Buying a used car can sometimes feel overwhelming. Consumer protection attorney Edward Byron lists the top 10 things to keep in mind when buying a used car.
- Know the market value. Check resources at your local library or websites like kbb.com, nadaguides.com, or edmunds.com to find out the market value of the year, make, and model you want to buy before you visit the dealership
- Research the dealership. Check out the dealership with the state Attorney General’s Office at 1-877-5-NO-SCAM or N.C. Department of Justice website. Also check your local Better Business Bureau before you go. Read reviews using websites like Google and Yelp.
- Get pre-approved. Get pre-approved for a loan before you head to the dealership. That way, you’ll have a better idea of what kinds of cars you can afford and what interest rate you can qualify for. Be aware that dealerships may profit by charging you a higher interest rate than what you actually qualify for.
- Price first, then the rest. Negotiate the price of the car before discussing the monthly payments or your trade-in’s value, otherwise you can be tricked into paying far more for the vehicle than it is worth.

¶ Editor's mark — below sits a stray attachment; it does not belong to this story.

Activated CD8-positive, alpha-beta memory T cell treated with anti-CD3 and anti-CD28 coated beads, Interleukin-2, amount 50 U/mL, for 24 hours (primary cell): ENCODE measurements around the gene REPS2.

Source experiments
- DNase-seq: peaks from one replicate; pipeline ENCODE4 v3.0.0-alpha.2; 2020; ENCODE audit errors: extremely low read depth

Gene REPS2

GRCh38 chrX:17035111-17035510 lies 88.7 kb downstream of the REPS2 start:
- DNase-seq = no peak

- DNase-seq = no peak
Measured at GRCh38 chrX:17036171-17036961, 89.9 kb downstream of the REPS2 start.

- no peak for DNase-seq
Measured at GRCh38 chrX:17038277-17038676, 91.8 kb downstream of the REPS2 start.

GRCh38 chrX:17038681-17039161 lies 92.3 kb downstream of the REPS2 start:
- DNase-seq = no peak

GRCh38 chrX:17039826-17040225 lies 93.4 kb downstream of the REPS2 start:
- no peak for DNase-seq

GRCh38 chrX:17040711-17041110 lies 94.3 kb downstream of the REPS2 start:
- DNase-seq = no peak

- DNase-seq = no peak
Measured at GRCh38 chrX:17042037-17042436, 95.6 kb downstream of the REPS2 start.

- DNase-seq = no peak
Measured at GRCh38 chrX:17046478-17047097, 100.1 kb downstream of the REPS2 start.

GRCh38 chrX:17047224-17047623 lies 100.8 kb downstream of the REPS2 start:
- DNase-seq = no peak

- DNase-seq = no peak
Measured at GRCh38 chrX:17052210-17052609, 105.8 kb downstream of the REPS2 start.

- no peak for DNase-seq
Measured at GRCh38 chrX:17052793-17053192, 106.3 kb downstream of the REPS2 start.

- Front-end add-ons like paint treatment, fabric finish, undercoating, appearance packages are very expensive and add little value to the car. If you agree to pay for them, make sure you get them.
- Back-end add-ons like GAP insurance and service contracts may provide little coverage. Be sure you understand what is covered and what isn’t before you decide to buy.
- Most used cars are sold “as-is.” This means that if the vehicle breaks down days after you buy it, there is usually very little that you can do. So, be sure to test drive the vehicle, inspect the car thoroughly, and consider taking the car to a mechanic and body shop that you trust before you buy.
- Find out about the car’s history. Ask the dealership whether the car has ever been in an accident and get the answer in writing. Get a Carfax or AutoCheck vehicle history report.
- Review the vehicle history disclosure statement. This document is required by law and shows if the car has been involved in a major accident or has been salvaged or flooded.
- Always read contracts carefully before you sign them and make sure all written documents match what you’ve been promised. Never sign a document that you don’t understand or that has blanks to be filled in later.
- Get a copy of all purchase and financing documents before you leave the dealership and keep them in a safe place (not in the car’s glove compartment, just in case the car is repossessed).
If you still have questions or you think you have been taken advantage of by a used car dealer, contact Charlotte Center for Legal Advocacy and ask to speak to someone in ourConsumer Protection Program.